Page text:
Frequently Asked Questions

I was arrested for DWI, and the police officer confiscated my driver’s license!  Can I still drive?

Yes and No. Whenever anyone is arrested for DWI, the police often confiscate that person’s driver’s license. The offender not only loses their physical license, but also the ability to lawfully drive for a period of 30 days from the arrest date. After that 30 day window, an offender may seek reinstatement of their license from the DMV and the return of their plastic license from the Clerk of Court. It is possible after 10 days from arrest to get a paper license called a limited driving privilege. This requires some steps to be taken by the offender but does allow you to drive for the remaining 20 days of the 30-day suspension on a limited basis.

If I'm stopped and under investigation for a DWI, do I have to take the test?

No. You have the right to refuse to take the field sobriety tests (e.g. walk and turn, one leg stand, etc.) and you can refuse to provide a breath or blood sample. However, there are hefty consequences for these actions. A person who refuses to blow into the Breathalyzer at the station loses his or her drivers license for 1 year even if they are found not guilty of the DWI. Refusing to blow can also affect your ability to get a limited driving privilege. It is also important to remember that law enforcement can draw blood, without your consent, pursuant to a search warrant.

Can the fact that I refuse tests be used against me?

Yes. In trial, the state will likely point to your refusal to take sobriety tests as circumstantial evidence of your impairment. The argument is, if you were sober, why wouldn’t you take the tests to prove your sobriety? There are myriad reasons one may reuse the tests and a carefully crafted defense will bring those to the court’s attention.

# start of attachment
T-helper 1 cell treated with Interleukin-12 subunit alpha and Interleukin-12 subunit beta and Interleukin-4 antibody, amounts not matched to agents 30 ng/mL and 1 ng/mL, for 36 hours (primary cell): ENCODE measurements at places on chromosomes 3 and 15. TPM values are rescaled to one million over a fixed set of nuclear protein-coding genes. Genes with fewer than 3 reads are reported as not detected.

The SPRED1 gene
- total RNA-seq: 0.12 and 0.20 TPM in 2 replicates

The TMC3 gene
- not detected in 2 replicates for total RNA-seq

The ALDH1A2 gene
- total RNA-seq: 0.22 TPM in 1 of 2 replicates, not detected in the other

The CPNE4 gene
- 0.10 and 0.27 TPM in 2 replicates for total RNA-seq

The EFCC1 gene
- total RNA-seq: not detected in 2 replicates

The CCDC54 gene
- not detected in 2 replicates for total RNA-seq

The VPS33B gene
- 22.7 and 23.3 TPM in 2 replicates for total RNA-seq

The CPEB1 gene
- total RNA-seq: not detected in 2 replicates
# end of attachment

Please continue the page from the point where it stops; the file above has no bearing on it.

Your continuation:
If I'm stopped and the police officer asks to search my car, can I refuse?

Yes. The Fourth Amendment protects your right to privacy unlawful search and seizures. However, there are instances when an officer may still search your vehicle without your consent.

I told the officer not to search my vehicle, but they brought a drug dog out and the next thing I know they are searching my car. Is this right?

It depends. Having a drug dog sniff the car is not a search and requires no suspicion. An alert by the drug dog can give the officer probable cause to search your vehicle. However, there are other factors that must be accounted for, such as the reason for the initial stop, in order to determine whether the officer has violated your rights.

I know I'm guilty of committing the crime, and there's no way I'm going to get off. Why do I need a lawyer?

It is extremely important to have a lawyer advise you through the criminal process. A good criminal defense attorney can see issues in your case that may not be as evident to the untrained eye. These issues can be the difference between guilt and innocence. Absent any issues, an attorney can craft a plea bargain that best suits your needs, therefore avoiding jail time, supervised probation, or unnecessary convictions.

How do I get someone out of jail?